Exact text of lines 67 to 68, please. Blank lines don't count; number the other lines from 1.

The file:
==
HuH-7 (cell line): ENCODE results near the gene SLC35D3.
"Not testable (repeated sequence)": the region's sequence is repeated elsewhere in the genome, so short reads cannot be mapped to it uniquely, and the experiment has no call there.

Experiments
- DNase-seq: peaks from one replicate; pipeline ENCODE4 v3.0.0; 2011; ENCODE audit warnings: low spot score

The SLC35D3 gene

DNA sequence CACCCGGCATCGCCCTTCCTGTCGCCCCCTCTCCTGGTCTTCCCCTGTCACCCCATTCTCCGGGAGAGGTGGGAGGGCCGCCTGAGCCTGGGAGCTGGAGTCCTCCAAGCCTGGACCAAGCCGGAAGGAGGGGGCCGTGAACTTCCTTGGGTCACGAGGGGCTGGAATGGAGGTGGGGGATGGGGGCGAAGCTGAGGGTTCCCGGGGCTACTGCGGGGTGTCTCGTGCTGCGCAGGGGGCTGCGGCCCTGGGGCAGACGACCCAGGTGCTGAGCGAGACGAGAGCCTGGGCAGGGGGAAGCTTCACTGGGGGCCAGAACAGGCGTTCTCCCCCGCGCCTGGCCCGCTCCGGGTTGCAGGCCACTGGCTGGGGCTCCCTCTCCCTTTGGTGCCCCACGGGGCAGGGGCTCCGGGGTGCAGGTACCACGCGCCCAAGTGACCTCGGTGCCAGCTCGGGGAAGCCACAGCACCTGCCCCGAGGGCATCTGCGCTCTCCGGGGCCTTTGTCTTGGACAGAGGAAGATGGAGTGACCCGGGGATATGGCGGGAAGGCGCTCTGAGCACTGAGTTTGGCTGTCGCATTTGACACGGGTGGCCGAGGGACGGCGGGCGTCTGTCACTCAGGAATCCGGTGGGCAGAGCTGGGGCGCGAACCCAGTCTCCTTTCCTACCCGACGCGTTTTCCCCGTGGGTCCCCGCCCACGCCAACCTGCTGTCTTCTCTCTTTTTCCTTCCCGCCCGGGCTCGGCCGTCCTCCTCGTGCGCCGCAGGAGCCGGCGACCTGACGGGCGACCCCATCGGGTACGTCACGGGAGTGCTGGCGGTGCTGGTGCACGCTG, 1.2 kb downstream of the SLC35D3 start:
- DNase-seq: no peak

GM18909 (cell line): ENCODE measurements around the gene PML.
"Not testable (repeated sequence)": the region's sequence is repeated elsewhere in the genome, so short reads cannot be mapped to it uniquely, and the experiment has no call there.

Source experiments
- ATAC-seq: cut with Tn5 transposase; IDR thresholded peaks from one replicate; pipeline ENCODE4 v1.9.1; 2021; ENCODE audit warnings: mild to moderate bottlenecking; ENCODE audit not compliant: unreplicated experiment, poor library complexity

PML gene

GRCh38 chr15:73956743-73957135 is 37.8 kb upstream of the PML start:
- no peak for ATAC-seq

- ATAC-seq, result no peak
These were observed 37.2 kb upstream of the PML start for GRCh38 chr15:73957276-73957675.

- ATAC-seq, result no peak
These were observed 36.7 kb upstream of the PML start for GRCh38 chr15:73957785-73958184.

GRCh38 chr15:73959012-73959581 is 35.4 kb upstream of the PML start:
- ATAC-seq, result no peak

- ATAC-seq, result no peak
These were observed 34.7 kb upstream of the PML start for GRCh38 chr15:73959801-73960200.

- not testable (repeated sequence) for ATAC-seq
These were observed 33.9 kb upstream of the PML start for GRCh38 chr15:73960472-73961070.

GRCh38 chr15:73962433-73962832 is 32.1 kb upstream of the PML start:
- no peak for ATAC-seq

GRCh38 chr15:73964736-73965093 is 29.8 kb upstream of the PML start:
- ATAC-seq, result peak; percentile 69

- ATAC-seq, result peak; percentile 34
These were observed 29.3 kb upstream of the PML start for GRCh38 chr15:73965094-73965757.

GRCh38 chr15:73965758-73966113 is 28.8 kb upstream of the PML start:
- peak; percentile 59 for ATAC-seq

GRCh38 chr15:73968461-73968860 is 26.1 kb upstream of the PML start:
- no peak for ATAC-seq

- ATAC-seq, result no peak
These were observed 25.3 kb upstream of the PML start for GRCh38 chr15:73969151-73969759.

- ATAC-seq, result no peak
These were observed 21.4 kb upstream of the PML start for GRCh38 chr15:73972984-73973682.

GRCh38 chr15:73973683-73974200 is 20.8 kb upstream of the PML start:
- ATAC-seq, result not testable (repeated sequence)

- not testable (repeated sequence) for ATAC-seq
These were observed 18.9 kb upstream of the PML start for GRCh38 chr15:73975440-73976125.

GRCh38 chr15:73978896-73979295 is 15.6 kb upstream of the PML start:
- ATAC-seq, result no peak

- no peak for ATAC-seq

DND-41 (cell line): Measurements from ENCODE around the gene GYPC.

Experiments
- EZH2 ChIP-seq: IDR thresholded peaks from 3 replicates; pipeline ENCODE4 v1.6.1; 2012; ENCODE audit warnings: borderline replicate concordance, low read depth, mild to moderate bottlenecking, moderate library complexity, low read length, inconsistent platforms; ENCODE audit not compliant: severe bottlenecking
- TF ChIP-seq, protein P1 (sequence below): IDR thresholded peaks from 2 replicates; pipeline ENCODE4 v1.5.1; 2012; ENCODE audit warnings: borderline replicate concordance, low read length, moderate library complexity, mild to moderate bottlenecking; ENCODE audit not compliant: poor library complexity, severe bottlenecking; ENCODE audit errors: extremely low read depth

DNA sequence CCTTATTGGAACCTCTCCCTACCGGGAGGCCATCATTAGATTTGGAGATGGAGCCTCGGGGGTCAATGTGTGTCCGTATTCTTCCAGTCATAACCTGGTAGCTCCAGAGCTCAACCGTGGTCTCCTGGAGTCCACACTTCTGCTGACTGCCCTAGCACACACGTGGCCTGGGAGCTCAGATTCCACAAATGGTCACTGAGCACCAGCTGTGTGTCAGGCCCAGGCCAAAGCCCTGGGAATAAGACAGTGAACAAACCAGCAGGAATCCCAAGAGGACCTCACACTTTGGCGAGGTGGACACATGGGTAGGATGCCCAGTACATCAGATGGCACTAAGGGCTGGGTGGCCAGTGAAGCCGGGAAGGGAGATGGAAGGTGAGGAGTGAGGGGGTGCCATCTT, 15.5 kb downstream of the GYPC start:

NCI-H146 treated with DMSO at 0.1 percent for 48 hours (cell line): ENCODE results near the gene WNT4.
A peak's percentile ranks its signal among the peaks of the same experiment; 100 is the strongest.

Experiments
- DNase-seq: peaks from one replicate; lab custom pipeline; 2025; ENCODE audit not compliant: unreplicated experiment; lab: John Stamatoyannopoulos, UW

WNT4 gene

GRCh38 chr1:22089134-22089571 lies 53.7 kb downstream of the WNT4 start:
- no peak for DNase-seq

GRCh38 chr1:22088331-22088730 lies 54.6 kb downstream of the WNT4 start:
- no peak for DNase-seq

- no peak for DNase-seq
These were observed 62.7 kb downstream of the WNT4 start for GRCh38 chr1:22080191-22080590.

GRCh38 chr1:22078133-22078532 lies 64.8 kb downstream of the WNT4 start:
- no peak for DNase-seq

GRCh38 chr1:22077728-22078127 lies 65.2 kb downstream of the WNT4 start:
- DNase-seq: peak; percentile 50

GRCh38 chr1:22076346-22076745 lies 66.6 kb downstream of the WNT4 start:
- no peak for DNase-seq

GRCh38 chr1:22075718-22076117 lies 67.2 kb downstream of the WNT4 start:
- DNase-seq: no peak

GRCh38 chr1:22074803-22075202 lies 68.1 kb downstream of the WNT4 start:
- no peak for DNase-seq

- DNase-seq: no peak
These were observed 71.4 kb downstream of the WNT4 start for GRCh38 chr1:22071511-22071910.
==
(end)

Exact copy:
- no peak for DNase-seq

GRCh38 chr1:22075718-22076117 lies 67.2 kb downstream of the WNT4 start: